By Aine Cryts

Sue Schade, CIO, University of Michigan Hospitals and Health Centers

Sue Schade, CIO, University of Michigan Hospitals and Health Centers

Women can bring emotional intelligence and the ability to facilitate conversations to their positions as healthcare CIOs, says Sue Schade, CIO of University of Michigan Hospitals and Health Centers and the CHIME-HIMSS 2014 John E. Gall CIO of the Year. Still, Schade insists that men in healthcare leadership positions also often share these traits, and that the goal of leaders should be to create a diverse workforce. AXIS recently explored the topic with Schade.

AXIS: Are there particular skills that a woman in the healthcare CIO role brings to the table?

Schade: At times, women can have more emotional IQ than men. Women often have a greater ability to really facilitate conversations with people. That can be a greater focus of women leaders. And it can also play out in how they mentor and develop people. But men have these skills as well. It’s about building a strong team, regardless of the gender of the people on your team.

AXIS: A recent white paper from executive search firm SSi-SEARCH notes that 82% of healthcare CIOs are male. Why do you think that is the case?

Schade: Men have long dominated the healthcare technology field. In the future, we’re going to see more women in IT leadership roles. Your data is healthcare-specific. We have more women in leadership roles within healthcare. Often, these are the traditional female positions, such as human resources and quality.

This is a trend that’s shifting. It’s good it’s shifting. Having access to a diversity of perspectives is a reason women leaders should be looking at developing leaders overall.

AXIS: What can healthcare technology leaders do to encourage more women to pursue positions within their ranks?

Schade: It’s not just about women. It’s about helping to develop the next generation of healthcare IT leaders. The best way to do that is to have a diversity of people to choose from. That could be with a formal or informal mentor or internship program. What is also important is supporting organizations in the community that are helping kids—both girls and boys—to embrace technology. Girls Who Code is one such organization.

Giving talks at schools about women in IT is also important. It’s the same thing with bringing in speakers to talk about men in nursing; women dominate nursing. The overall goal here is being willing to create a more diverse workforce.

AXIS: What’s your approach to growing your team?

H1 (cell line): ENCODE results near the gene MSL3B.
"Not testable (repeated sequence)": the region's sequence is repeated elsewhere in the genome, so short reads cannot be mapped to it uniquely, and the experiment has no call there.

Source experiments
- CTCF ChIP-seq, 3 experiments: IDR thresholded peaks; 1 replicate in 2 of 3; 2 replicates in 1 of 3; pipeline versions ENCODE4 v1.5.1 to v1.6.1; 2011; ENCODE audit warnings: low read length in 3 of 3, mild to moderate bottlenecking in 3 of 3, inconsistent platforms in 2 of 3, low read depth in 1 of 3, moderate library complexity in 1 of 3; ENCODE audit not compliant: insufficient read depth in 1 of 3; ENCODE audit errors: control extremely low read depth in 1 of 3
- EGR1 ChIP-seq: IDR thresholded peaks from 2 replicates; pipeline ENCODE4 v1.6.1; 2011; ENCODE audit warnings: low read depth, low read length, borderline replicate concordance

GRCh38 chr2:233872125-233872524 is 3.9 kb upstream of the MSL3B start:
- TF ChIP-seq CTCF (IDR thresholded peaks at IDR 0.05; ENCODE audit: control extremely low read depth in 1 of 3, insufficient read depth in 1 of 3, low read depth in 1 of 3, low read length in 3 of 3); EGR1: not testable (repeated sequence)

Schade: I support my executive directors in what they want to do as they grow. With my broader team, I try to be very transparent and available and accessible. I do a monthly CIO breakfast where we invite up to 20 people for an hour to talk and get to know each other. I communicate a lot with my blog both internally and externally.

AXIS: Looking over your career now, what are three pieces of advice that you would like to give to your younger self?

Schade: First, we all struggle with work/life balance. I continue to struggle with it. I tell my team, “Don’t model what I’m doing. Listen to what I’m trying to say.” I wrote about this topic in a blog post last July.

I came of age as a manager in a very different time. I’ve been a manager since 1984. I was the only woman on the leadership team in IT for 5 years. It was like an “old boys” network. Many of them didn’t get it. That’s not the case now. Overall, people get it. Everyone is much more supportive of employees’ family responsibilities, whether they’re male or female.

Second, don’t underestimate what you can do. I’ve worked with people who were very supportive. It’s very important for me today to try to help others as a result. Don’t pay attention to that little voice that says, “You can’t do it.” You can do it.

Third, having informal mentors is so important. Make sure you’re proactive in finding those people you can learn from. Make that happen for yourself. You’ll own your own career in the end.

AXIS: You were named the 2014 healthcare CIO of the year by HIMSS and CHIME. What do you think that does to bring the issue of women in healthcare IT to the forefront?

Schade: I think this award has been given for 20-odd years. I’m the fourth woman to receive it. There are many very successful CIOs who have received this award over the years, and I’m happy to be a part of that group. There are other successful CIOs making contributions who will receive this award in the future. I hope that both the men and women who receive this award continue to do great things in this field.


About Sue Schade:

Sue Schade is CIO at University of Michigan Hospitals and Health Centers, where she provides direction and oversight for IT initiatives in the health system’s hospitals and clinics. She was named the 2014 John E. Gall CIO of the Year by CHIME and HIMSS.

Before her tenure at the University of Michigan, Schade spent 12 years as CIO of Harvard Medical School teaching affiliate Brigham and Women’s Hospital in Boston. She has spent 25 years in healthcare IT management, including positions that required increasing management responsibility at Advocate Healthcare. Schade has a master’s degree in business administration from Illinois Benedictine College.